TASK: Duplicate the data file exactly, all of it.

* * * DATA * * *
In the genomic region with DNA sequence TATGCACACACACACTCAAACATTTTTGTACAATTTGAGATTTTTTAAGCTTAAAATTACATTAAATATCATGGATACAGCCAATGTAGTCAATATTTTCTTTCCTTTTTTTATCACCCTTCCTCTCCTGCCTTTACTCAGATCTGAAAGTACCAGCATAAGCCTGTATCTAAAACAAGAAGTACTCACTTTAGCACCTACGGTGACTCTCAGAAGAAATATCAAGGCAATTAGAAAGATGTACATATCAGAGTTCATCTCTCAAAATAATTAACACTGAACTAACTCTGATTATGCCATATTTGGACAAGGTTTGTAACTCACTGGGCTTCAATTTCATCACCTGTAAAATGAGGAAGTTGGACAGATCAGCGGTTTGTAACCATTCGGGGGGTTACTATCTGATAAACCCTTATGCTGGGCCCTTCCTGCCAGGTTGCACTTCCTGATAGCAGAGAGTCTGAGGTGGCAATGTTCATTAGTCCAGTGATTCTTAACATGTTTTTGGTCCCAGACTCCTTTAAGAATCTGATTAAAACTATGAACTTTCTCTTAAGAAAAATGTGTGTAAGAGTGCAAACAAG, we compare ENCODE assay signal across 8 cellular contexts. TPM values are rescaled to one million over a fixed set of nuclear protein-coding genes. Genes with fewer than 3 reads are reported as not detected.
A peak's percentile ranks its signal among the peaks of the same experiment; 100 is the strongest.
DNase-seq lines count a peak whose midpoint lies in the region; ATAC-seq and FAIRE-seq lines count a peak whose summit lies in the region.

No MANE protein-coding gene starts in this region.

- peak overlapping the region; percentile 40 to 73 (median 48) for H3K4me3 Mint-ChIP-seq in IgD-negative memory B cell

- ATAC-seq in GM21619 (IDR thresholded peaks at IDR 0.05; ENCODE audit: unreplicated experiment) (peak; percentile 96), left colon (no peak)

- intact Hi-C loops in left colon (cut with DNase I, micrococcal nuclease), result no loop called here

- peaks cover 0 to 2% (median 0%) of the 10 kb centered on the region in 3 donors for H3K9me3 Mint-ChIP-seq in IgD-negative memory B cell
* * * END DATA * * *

In the genomic region with DNA sequence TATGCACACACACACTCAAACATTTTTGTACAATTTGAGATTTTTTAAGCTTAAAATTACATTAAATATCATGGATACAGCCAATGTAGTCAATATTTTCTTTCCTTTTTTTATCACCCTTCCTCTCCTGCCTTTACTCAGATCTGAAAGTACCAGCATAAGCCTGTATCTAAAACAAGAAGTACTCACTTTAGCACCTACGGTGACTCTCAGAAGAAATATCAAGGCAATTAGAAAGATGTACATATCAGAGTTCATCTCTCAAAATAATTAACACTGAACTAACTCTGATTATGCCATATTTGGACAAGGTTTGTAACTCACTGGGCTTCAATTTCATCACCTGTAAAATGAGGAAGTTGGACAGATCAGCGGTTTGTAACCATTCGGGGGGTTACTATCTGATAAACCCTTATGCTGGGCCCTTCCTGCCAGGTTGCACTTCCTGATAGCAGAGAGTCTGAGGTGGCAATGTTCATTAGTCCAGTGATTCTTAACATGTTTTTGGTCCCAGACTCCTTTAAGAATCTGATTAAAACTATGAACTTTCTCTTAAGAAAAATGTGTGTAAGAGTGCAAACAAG, we compare ENCODE assay signal across 8 cellular contexts. TPM values are rescaled to one million over a fixed set of nuclear protein-coding genes. Genes with fewer than 3 reads are reported as not detected.
A peak's percentile ranks its signal among the peaks of the same experiment; 100 is the strongest.
DNase-seq lines count a peak whose midpoint lies in the region; ATAC-seq and FAIRE-seq lines count a peak whose summit lies in the region.

No MANE protein-coding gene starts in this region.

- peak overlapping the region; percentile 40 to 73 (median 48) for H3K4me3 Mint-ChIP-seq in IgD-negative memory B cell

- ATAC-seq in GM21619 (IDR thresholded peaks at IDR 0.05; ENCODE audit: unreplicated experiment) (peak; percentile 96), left colon (no peak)

- intact Hi-C loops in left colon (cut with DNase I, micrococcal nuclease), result no loop called here

- peaks cover 0 to 2% (median 0%) of the 10 kb centered on the region in 3 donors for H3K9me3 Mint-ChIP-seq in IgD-negative memory B cell